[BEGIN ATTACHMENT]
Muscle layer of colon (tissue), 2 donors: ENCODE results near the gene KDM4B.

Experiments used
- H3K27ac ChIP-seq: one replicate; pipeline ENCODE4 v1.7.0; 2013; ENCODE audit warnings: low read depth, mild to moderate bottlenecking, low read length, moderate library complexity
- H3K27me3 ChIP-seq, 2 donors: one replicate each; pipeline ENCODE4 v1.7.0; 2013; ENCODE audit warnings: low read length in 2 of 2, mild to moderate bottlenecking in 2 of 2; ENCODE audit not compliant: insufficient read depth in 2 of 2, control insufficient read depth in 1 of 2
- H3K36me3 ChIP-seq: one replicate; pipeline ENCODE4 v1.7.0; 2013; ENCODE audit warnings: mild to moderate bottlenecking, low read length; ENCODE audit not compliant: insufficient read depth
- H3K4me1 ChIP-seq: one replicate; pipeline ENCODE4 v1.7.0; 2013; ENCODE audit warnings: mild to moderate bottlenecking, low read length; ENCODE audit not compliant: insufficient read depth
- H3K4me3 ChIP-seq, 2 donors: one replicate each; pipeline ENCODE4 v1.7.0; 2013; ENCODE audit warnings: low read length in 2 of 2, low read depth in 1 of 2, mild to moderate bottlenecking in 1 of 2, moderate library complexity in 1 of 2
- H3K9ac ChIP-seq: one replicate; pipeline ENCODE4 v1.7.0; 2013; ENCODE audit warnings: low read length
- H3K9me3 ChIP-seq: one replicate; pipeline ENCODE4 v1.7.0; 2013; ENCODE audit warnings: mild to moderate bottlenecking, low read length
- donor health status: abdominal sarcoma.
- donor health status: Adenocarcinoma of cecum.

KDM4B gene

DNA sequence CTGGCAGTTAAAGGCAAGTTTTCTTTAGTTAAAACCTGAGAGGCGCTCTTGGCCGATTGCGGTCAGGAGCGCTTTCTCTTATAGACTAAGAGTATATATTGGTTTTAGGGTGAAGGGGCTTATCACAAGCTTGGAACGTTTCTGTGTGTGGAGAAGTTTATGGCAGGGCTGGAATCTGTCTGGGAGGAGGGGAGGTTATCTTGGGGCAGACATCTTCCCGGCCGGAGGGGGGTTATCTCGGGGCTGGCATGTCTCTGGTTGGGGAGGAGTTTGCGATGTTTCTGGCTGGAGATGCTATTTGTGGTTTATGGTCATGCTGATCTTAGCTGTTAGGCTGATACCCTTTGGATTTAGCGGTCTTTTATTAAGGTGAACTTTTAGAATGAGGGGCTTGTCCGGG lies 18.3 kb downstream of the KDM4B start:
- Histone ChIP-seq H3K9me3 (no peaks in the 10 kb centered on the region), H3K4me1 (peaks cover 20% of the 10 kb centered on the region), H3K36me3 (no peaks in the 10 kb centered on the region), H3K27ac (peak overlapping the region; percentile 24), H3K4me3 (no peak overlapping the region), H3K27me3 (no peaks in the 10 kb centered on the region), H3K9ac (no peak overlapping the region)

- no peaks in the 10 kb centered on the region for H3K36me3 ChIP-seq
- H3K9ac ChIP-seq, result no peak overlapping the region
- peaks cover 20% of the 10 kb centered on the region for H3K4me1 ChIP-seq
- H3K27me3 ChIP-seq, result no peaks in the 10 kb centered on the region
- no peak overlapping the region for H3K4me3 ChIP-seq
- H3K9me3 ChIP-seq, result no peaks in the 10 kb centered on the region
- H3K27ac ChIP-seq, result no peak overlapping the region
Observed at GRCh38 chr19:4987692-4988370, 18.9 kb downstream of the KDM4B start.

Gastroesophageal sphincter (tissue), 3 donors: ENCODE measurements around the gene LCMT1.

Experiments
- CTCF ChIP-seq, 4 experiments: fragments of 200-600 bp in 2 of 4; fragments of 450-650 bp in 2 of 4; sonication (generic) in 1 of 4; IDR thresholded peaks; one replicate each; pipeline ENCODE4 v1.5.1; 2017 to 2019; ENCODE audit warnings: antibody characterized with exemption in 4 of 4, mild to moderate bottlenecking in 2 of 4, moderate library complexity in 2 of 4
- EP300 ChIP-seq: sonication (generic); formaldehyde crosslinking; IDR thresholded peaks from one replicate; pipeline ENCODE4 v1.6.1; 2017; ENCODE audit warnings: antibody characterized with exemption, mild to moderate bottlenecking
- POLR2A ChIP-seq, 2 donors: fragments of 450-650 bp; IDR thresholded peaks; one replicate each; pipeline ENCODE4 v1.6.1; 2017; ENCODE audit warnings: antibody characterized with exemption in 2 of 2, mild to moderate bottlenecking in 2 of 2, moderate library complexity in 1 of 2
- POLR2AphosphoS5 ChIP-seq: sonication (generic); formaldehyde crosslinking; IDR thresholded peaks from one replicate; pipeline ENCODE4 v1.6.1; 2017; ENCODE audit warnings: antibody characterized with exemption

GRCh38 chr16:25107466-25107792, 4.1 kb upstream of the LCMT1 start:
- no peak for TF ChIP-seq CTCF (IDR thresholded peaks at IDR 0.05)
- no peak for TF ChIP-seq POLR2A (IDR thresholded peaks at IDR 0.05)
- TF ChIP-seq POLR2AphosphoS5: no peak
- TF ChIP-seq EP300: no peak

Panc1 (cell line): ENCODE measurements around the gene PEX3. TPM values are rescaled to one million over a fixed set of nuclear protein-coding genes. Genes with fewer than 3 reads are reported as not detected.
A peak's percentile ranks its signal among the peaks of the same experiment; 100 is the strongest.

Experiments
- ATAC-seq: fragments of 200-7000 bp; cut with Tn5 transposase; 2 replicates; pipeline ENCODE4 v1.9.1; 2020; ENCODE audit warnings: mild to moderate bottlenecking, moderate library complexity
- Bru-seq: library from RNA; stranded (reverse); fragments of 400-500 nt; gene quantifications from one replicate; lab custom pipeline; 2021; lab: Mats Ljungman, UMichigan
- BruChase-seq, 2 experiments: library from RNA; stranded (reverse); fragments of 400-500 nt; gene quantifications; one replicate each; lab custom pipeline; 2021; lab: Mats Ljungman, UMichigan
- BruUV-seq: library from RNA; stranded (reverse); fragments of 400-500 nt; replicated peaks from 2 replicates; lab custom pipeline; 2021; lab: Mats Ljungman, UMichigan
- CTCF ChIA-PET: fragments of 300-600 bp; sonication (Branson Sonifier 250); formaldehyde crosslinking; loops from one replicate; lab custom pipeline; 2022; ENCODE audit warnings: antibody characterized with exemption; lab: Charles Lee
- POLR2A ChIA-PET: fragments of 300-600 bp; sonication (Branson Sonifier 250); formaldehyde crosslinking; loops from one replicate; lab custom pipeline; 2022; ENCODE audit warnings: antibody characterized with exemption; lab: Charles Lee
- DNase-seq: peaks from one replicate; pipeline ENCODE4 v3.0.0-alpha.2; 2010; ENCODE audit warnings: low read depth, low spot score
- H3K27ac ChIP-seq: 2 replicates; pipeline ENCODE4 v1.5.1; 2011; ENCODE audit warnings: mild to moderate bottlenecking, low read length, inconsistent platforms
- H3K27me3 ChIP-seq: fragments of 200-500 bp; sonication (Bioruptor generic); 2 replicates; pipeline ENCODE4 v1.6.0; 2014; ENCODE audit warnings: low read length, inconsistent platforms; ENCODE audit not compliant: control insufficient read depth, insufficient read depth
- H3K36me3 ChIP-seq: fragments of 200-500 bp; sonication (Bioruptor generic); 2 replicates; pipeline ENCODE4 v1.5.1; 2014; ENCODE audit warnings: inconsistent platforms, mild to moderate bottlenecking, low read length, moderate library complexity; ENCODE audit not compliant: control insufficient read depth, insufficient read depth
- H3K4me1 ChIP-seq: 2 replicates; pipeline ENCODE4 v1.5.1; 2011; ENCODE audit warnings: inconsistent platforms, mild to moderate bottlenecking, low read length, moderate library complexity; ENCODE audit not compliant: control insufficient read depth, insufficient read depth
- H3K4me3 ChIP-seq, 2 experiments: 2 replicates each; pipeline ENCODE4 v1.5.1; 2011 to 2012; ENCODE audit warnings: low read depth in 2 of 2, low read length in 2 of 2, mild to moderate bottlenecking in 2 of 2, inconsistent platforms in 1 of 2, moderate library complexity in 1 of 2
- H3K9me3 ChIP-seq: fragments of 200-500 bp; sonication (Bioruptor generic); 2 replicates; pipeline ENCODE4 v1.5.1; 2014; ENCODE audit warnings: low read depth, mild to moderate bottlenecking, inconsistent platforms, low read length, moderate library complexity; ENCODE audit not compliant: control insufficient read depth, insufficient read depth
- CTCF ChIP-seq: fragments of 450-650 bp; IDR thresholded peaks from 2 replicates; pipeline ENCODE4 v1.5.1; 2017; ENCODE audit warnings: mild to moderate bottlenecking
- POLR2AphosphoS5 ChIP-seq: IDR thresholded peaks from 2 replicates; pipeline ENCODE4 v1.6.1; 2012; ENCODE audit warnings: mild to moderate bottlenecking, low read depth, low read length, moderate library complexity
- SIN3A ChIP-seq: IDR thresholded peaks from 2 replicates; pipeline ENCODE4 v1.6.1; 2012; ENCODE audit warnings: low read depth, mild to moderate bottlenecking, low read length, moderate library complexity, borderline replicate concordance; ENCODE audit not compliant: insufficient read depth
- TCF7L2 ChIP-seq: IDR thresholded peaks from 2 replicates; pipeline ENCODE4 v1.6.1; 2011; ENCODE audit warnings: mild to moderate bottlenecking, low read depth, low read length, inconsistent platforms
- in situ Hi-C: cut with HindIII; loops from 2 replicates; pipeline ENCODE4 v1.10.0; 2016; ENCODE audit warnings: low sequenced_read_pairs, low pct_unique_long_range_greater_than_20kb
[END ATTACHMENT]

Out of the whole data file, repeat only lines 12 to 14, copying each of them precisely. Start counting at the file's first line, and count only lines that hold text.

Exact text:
KDM4B gene

DNA sequence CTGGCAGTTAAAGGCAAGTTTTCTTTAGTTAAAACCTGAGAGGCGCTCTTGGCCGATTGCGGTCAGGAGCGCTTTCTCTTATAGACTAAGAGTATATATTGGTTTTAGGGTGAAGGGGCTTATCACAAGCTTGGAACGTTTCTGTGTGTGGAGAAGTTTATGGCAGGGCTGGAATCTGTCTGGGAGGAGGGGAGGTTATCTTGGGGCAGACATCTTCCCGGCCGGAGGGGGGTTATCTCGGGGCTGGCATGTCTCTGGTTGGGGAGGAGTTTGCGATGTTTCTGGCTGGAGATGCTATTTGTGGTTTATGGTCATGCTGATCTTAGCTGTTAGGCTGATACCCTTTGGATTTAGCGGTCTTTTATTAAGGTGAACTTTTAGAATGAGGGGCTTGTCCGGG lies 18.3 kb downstream of the KDM4B start:
- Histone ChIP-seq H3K9me3 (no peaks in the 10 kb centered on the region), H3K4me1 (peaks cover 20% of the 10 kb centered on the region), H3K36me3 (no peaks in the 10 kb centered on the region), H3K27ac (peak overlapping the region; percentile 24), H3K4me3 (no peak overlapping the region), H3K27me3 (no peaks in the 10 kb centered on the region), H3K9ac (no peak overlapping the region)